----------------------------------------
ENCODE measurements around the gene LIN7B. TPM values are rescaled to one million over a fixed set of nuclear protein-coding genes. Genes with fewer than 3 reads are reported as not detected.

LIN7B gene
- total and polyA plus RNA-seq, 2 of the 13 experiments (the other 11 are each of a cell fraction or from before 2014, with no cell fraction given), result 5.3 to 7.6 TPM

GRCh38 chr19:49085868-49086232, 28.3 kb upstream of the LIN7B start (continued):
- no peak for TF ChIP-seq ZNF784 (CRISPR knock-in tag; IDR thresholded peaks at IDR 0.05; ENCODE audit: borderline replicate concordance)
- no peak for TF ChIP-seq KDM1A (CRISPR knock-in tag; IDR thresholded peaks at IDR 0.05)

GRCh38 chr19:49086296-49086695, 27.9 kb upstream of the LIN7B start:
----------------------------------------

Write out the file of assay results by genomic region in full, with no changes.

ENCODE measurements around the gene LIN7B. TPM values are rescaled to one million over a fixed set of nuclear protein-coding genes. Genes with fewer than 3 reads are reported as not detected.

LIN7B gene
- total and polyA plus RNA-seq, 2 of the 13 experiments (the other 11 are each of a cell fraction or from before 2014, with no cell fraction given), result 5.3 to 7.6 TPM

GRCh38 chr19:49085868-49086232, 28.3 kb upstream of the LIN7B start (continued):
- no peak for TF ChIP-seq ZNF784 (CRISPR knock-in tag; IDR thresholded peaks at IDR 0.05; ENCODE audit: borderline replicate concordance)
- no peak for TF ChIP-seq KDM1A (CRISPR knock-in tag; IDR thresholded peaks at IDR 0.05)

GRCh38 chr19:49086296-49086695, 27.9 kb upstream of the LIN7B start: